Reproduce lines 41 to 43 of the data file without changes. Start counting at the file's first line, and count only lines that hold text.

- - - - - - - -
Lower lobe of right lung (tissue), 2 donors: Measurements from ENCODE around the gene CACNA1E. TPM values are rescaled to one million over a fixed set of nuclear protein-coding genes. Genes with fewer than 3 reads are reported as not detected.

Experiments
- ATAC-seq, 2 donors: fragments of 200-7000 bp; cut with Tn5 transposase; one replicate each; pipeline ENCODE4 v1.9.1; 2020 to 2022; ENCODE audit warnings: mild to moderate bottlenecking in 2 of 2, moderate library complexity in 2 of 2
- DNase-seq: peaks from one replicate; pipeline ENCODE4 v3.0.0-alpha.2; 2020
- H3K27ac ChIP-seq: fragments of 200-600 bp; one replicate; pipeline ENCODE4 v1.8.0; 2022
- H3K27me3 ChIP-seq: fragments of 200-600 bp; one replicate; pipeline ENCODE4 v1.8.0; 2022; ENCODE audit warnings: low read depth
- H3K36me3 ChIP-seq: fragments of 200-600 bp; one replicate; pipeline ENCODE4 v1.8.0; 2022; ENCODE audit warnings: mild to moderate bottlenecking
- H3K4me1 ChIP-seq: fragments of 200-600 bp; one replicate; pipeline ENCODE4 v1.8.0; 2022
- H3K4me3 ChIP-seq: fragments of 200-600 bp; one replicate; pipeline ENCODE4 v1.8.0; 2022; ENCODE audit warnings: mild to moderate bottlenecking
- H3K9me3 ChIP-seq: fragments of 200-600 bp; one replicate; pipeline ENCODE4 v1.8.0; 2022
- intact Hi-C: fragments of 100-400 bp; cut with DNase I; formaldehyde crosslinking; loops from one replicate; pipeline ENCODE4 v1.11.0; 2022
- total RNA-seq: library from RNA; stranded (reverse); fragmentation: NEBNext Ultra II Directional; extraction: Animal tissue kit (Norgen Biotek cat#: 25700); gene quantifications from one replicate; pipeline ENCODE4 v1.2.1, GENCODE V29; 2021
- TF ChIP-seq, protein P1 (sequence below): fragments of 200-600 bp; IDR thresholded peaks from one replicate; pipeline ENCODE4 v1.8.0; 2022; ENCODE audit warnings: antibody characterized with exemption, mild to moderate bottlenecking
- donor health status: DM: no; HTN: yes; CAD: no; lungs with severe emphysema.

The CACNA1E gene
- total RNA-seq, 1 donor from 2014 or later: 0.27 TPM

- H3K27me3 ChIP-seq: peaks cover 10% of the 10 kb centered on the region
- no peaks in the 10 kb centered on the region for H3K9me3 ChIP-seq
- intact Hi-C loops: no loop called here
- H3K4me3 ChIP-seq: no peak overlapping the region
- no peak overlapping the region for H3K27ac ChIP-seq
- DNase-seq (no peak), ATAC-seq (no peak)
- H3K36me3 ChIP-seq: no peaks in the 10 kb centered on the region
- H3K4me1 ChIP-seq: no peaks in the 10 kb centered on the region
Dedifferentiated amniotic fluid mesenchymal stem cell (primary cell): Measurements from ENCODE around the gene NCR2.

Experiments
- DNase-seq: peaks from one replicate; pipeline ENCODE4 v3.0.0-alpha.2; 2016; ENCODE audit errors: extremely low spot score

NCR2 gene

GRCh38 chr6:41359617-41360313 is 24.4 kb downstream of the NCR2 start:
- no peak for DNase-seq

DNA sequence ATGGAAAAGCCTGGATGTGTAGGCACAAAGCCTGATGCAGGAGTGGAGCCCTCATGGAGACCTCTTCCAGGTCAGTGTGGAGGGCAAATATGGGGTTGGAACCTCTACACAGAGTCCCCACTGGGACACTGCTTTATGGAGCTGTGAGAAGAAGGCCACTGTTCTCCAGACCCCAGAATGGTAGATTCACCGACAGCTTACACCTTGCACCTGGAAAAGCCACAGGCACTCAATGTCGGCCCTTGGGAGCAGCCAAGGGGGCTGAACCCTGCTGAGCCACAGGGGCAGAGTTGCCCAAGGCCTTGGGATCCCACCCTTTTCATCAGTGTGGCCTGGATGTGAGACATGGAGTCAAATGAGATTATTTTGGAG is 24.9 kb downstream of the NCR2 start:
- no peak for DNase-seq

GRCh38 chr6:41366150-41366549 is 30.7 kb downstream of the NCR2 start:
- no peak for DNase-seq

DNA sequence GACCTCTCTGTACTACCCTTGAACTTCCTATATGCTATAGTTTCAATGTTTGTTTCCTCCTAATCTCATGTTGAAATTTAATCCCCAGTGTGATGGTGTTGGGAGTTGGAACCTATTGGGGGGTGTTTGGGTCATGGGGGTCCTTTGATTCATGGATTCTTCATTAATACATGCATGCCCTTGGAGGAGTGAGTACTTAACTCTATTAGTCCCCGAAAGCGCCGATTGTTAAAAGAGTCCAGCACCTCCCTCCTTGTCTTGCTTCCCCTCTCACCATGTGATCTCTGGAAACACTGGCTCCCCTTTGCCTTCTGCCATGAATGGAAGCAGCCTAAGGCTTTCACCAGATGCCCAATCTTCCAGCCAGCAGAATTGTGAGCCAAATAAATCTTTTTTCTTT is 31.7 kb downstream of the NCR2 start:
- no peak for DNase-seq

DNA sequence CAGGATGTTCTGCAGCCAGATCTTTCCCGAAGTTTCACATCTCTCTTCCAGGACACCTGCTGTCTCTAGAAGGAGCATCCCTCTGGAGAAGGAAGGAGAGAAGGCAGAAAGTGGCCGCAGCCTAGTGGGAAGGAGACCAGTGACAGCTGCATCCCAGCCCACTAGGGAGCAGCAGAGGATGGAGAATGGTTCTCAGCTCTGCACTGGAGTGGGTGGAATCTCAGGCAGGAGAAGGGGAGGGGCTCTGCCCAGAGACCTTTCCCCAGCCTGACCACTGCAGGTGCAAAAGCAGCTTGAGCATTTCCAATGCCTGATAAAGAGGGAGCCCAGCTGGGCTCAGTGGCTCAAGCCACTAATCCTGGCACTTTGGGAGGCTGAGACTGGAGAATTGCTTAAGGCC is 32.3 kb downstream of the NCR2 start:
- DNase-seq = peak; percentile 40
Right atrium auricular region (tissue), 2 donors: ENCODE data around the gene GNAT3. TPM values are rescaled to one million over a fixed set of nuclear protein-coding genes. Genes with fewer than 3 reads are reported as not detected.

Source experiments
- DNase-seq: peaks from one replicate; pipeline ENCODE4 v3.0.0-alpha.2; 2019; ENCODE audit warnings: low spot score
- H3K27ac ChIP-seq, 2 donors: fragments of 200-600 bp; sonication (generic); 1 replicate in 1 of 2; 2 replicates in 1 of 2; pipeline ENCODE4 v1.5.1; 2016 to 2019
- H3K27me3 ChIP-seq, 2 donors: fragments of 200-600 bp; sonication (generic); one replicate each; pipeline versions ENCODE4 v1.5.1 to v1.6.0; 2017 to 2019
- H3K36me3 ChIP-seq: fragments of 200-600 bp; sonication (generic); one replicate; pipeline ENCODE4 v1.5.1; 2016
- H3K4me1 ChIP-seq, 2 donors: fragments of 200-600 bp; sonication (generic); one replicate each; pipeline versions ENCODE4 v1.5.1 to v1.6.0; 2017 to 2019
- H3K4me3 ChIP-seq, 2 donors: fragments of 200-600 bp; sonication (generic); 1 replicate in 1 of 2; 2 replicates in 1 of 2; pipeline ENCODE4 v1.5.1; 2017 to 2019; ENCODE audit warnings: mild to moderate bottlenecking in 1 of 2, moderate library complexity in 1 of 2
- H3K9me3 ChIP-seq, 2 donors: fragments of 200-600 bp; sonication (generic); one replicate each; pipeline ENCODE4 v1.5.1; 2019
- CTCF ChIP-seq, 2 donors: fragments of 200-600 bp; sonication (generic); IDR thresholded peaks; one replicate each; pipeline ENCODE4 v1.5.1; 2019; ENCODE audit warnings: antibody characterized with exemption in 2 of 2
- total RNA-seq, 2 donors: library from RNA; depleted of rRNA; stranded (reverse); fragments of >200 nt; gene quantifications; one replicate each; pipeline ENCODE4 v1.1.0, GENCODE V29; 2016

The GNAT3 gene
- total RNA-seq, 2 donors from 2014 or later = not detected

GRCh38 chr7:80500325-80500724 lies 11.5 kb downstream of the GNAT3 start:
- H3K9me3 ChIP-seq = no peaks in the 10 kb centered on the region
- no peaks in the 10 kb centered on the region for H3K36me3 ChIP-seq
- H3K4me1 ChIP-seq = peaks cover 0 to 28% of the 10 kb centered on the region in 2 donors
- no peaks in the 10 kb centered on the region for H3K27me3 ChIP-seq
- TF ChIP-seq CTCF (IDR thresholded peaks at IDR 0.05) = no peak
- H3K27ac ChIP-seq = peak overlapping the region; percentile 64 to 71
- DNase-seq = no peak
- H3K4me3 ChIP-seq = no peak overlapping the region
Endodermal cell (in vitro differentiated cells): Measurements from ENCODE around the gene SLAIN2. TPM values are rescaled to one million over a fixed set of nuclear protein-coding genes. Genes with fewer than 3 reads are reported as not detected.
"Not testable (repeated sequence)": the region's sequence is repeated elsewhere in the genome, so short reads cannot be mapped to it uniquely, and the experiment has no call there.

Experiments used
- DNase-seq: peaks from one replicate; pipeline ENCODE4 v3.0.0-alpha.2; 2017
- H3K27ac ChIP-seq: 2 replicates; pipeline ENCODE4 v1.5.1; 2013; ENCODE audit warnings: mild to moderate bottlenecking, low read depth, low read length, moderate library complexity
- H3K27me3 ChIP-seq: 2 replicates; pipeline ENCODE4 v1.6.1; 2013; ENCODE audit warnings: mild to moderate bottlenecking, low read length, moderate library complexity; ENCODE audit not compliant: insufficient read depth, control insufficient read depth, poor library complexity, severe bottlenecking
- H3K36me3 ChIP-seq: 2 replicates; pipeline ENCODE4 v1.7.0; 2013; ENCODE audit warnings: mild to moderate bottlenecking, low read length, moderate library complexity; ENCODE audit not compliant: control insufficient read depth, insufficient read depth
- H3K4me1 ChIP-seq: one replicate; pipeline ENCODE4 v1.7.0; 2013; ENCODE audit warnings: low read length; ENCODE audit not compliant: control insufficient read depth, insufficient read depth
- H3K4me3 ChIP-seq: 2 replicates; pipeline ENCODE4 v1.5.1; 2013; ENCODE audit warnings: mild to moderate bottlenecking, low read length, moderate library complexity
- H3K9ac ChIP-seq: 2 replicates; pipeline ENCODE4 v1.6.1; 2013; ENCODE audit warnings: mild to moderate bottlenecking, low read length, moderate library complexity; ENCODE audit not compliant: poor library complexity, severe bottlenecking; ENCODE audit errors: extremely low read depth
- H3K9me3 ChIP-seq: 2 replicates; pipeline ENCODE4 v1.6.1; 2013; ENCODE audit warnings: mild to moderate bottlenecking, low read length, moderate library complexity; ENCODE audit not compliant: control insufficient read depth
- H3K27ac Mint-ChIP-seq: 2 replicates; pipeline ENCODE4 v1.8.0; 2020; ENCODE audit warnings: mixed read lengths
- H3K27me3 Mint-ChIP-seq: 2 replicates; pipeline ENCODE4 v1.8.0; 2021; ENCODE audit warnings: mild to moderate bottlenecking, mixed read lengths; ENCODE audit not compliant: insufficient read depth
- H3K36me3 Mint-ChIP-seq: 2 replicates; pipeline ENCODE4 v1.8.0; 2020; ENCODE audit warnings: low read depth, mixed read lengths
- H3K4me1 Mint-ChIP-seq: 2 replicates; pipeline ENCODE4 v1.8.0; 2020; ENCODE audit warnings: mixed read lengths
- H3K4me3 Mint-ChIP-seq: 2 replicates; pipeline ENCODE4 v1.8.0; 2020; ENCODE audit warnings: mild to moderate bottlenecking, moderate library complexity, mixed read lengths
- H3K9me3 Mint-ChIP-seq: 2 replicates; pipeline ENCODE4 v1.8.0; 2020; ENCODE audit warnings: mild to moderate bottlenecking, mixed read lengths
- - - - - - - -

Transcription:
- DNase-seq: peaks from one replicate; pipeline ENCODE4 v3.0.0-alpha.2; 2019; ENCODE audit warnings: low spot score
- H3K27ac ChIP-seq, 2 donors: fragments of 200-600 bp; sonication (generic); 1 replicate in 1 of 2; 2 replicates in 1 of 2; pipeline ENCODE4 v1.5.1; 2016 to 2019
- H3K27me3 ChIP-seq, 2 donors: fragments of 200-600 bp; sonication (generic); one replicate each; pipeline versions ENCODE4 v1.5.1 to v1.6.0; 2017 to 2019